The conversation was centered around the idea that Hogan has a potential path to victory for the Republican nomination.

From Capitol Hill | Mitchell Miller

GOP doubles down on Walker

Georgia Republican Senate candidate Herschel Walker has dealt with a slew of negative stories during the campaign, including the latest report: that he previously paid for an abortion for a former girlfriend, even though he publicly supports a federal ban on abortion and likens it to murder.

This week’s story — which Walker has said is untrue — has created political shock waves.

But Republicans have come to Walker’s defense, apparently calculating that the stakes are too high for them to criticize their candidate in a race that could determine the balance of power in the U.S. Senate.

The chair of the National Republican Senatorial Committee, Sen. Rick Scott, of Florida, charged that Democrats “have cranked up the smear machine,” due to concerns that Walker will win his race against U.S. Sen. Raphael Warnock.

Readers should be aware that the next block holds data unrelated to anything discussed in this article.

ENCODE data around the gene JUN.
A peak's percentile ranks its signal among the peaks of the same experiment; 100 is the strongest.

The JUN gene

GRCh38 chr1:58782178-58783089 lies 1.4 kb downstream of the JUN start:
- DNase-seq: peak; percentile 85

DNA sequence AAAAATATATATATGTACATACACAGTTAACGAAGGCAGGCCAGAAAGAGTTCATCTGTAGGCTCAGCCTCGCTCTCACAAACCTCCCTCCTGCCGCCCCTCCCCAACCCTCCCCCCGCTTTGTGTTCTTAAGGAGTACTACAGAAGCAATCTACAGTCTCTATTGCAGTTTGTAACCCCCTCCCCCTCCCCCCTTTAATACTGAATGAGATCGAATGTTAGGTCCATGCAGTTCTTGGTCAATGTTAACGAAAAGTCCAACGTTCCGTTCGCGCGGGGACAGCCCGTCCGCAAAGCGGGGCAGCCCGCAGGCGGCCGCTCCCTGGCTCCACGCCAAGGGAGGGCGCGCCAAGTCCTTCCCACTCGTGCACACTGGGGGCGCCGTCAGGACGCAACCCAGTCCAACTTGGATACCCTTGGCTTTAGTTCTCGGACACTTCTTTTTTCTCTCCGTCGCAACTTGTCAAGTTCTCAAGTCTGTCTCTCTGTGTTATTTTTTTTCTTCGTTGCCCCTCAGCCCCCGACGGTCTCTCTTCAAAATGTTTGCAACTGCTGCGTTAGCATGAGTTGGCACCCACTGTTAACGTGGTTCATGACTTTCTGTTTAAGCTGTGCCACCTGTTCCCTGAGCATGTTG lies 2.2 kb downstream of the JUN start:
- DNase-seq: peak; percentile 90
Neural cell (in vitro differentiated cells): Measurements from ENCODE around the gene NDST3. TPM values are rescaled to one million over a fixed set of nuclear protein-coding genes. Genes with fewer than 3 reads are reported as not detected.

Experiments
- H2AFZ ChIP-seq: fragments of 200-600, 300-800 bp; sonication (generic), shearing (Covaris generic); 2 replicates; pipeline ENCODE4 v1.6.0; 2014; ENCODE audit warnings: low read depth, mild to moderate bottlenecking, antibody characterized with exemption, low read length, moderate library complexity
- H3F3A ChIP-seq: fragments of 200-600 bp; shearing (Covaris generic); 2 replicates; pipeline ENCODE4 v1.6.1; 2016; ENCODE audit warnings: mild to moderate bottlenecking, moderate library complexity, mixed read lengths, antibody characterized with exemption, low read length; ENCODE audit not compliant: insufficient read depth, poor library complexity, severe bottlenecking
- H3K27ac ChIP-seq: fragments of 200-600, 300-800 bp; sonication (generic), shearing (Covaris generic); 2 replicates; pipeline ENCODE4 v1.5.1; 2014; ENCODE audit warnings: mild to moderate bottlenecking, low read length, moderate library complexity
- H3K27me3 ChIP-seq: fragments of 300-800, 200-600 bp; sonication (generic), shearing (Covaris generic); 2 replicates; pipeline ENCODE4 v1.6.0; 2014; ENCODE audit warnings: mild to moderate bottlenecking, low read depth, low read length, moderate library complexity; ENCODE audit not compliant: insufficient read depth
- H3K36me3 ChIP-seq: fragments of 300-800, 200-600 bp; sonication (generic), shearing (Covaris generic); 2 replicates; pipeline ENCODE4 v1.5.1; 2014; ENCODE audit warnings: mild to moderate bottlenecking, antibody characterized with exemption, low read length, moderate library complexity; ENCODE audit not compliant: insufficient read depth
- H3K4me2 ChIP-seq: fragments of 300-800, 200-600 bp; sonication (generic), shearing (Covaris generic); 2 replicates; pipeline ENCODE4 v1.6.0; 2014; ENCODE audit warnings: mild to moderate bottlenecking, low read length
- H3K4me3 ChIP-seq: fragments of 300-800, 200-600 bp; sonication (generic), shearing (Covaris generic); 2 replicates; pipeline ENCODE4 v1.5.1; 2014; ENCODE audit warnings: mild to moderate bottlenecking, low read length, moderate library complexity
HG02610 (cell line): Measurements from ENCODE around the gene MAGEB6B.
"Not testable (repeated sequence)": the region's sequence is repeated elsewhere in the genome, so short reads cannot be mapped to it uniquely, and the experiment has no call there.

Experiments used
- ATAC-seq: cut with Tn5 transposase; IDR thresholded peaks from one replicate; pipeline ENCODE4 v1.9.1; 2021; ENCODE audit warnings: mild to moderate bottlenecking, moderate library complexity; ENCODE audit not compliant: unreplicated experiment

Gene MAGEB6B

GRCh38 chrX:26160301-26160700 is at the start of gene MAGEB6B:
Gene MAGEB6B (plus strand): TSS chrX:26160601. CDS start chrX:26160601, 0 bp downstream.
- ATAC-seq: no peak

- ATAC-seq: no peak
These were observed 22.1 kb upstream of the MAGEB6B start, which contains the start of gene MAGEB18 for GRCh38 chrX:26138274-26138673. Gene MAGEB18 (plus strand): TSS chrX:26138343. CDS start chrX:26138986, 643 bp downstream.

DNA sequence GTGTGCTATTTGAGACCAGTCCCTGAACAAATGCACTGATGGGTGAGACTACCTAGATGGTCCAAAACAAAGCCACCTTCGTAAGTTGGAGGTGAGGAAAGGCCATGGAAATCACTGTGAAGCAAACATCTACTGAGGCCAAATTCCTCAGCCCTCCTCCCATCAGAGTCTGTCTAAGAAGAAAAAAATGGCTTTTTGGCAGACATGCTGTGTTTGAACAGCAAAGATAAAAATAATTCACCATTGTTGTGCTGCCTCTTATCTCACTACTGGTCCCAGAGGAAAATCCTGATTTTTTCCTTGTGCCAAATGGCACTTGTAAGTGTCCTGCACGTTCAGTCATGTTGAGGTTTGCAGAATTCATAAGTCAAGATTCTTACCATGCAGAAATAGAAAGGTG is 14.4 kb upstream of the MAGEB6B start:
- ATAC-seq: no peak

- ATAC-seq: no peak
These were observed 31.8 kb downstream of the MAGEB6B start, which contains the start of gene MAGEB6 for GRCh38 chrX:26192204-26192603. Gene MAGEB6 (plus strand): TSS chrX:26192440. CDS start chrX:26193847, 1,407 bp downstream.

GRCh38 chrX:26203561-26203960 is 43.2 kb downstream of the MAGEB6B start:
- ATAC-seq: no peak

He offered no evidence that Democrats were involved in the latest report.

The Senate Leadership Fund, a PAC closely affiliated with Senate Minority Leader Mitch McConnell, also said it will continue to support Walker.

Some Republicans downplayed the long-term impact of the latest revelation, pointing to the “Access Hollywood” video of Donald Trump making lewd comments about women that was made public shortly before the 2020 presidential election.

For his part, Warnock has declined to comment about the latest report about Walker, while continuing to stress his support for abortion rights.

Walker’s son Christian, a conservative who often posts on social media, sharply criticized his father. He accused him of lying and being a hypocrite.